*A Sketch of Eastern Market from 1875* 

Eastern Market is open 6 days out of the week, and it is closed on Mondays.  Eastern Market is not my favorite place to go because it is a large indoor and outdoor (in the spring & summer) market.  I tend to become over whelmed in over crowed, and loud situations.  Eastern Market is the Farmer’s market for dedicated customers.  If you do not know how to properly blend in, remember prices, and navigate through large crowds stick to smaller markets such as H Street Market. 
*Modern day Eastern Market*

Sunday, March 3, 2013

Healthy Corners

I recently became aware of DC Central Kitchen’s “Healthier Corners” program while walking to my community’s corner store. One Sunday evening, I was responsible for making the dessert for Sunday dinner.  My dessert of choice… banana pudding.  I spice up my recipe by adding walnuts, vanilla wafers and banana slices. However, I forgot to add the actual bananas to my father’s list.  I asked my mom for her car keys in order to drive to our “local grocery store”, when she told me, “Angel, you don’t need to waste gas on  3 bananas, walk down to the corner store and get them.”  I burst into laughter, “Since when do WE have fresh fruits?”  The corner store my mother was referring to was Jones’ Deli (technically it isn’t located on the corner… lol).  Jones’ Deli has been apart of my community forever.  As a child, I remember taking at least 3- 4 trips in a summer’s day for snow cones, juice, and chips.  Even though the word ‘deli’, is apart of the stores name, the owners did not sell meat or your regular groceries… the only thing available was junk food, liquor and lottery tickets.  Buying fresh fruits AND vegetables from the corner store was unheard of 5 years ago.  Now, thanks to DC Central Kitchen, fresh fruits and vegetables are only a 5 min walk away from my home.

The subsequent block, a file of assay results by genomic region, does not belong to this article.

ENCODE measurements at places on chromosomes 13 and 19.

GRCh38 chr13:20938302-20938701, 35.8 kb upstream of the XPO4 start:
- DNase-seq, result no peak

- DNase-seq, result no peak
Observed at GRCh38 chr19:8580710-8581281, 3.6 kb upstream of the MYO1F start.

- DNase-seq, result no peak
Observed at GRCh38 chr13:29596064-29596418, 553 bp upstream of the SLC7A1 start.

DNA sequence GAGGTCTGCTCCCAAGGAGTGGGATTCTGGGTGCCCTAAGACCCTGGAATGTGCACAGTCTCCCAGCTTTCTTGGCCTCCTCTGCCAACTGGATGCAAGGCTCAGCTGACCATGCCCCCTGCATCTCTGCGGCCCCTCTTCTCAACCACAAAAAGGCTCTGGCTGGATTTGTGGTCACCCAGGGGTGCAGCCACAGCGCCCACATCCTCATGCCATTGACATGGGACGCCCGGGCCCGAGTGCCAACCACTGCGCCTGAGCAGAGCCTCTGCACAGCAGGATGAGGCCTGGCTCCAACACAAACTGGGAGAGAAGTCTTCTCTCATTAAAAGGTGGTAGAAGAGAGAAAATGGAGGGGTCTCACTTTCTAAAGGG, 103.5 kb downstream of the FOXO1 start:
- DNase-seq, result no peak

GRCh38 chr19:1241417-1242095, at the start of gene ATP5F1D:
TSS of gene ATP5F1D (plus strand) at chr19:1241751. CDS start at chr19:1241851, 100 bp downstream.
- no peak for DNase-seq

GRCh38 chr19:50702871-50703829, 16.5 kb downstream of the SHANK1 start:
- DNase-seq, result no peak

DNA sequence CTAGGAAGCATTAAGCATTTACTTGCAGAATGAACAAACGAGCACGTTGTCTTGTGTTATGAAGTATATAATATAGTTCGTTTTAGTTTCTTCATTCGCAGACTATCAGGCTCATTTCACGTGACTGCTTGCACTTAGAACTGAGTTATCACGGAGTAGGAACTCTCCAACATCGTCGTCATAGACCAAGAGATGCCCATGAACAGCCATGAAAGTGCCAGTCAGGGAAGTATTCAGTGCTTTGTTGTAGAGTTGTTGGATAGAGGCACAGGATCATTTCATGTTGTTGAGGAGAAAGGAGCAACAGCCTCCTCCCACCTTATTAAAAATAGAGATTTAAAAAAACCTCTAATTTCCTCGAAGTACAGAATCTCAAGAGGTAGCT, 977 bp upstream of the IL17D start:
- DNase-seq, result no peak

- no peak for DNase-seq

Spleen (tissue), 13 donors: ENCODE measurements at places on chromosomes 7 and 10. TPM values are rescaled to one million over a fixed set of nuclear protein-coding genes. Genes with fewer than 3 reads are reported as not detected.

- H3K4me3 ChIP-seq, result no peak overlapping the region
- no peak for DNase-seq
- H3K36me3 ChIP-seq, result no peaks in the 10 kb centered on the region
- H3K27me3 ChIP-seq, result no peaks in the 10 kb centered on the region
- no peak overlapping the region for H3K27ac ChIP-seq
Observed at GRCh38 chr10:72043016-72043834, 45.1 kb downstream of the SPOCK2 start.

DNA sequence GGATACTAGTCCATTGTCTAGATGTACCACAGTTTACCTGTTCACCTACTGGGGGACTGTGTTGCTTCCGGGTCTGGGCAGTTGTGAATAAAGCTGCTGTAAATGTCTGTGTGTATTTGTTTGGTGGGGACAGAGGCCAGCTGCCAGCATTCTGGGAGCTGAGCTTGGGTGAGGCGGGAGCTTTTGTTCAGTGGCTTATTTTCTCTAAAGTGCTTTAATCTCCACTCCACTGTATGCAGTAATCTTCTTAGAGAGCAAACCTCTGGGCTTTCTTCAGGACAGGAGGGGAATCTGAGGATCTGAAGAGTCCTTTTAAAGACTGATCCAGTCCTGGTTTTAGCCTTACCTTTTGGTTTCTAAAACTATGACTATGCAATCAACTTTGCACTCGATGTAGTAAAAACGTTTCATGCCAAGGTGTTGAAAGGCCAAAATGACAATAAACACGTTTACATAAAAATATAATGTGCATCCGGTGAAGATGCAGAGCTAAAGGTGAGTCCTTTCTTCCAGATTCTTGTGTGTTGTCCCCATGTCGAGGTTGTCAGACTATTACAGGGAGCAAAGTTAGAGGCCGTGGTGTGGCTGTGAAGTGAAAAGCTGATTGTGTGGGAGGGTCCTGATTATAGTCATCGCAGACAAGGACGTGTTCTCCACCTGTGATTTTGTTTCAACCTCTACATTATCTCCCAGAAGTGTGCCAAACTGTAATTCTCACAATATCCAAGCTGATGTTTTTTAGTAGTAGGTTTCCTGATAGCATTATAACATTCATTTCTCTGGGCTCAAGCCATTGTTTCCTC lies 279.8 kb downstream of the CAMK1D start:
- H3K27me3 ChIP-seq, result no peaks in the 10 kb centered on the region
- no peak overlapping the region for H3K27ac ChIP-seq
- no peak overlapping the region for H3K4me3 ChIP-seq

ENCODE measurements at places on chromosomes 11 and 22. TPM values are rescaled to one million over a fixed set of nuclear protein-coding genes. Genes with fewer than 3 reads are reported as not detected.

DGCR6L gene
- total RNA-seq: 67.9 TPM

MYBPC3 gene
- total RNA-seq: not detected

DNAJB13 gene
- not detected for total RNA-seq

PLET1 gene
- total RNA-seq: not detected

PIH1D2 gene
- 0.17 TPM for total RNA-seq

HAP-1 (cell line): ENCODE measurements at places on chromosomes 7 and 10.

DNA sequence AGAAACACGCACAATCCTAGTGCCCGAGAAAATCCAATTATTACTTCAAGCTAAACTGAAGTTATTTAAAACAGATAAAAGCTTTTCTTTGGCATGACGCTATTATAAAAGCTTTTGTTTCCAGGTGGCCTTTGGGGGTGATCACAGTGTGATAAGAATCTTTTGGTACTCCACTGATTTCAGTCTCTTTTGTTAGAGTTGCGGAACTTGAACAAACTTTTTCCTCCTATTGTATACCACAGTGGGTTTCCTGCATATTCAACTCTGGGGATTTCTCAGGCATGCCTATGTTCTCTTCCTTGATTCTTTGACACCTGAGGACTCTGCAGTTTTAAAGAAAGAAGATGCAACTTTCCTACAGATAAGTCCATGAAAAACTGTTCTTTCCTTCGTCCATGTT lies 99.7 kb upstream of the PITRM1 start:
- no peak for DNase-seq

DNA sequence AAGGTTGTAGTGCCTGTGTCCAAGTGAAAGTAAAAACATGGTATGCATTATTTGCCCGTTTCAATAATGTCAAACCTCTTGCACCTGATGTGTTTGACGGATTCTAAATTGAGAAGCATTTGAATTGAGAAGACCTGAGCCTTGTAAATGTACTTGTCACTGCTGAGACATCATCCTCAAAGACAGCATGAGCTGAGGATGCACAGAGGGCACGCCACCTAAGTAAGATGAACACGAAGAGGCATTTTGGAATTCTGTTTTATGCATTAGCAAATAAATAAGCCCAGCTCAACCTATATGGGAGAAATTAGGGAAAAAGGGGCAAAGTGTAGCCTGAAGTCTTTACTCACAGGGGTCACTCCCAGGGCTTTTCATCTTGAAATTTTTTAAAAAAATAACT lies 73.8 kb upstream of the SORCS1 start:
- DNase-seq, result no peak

In high school I completed the majority of my required community service hours at DC Central Kitchen ( DC Central Kitchen’s mission statement is simple: “[They] use food as a tool to strengthen our community.”  They offer jobs, food prep training, and most importantly, they offer healthier choice to many communities that are located in Washington, DC’s food deserts.  Before completing my community service there I thought that DC Central Kitchen was a soup kitchen for the homeless, I was unaware of the many opportunities that they offer to the residents of DC.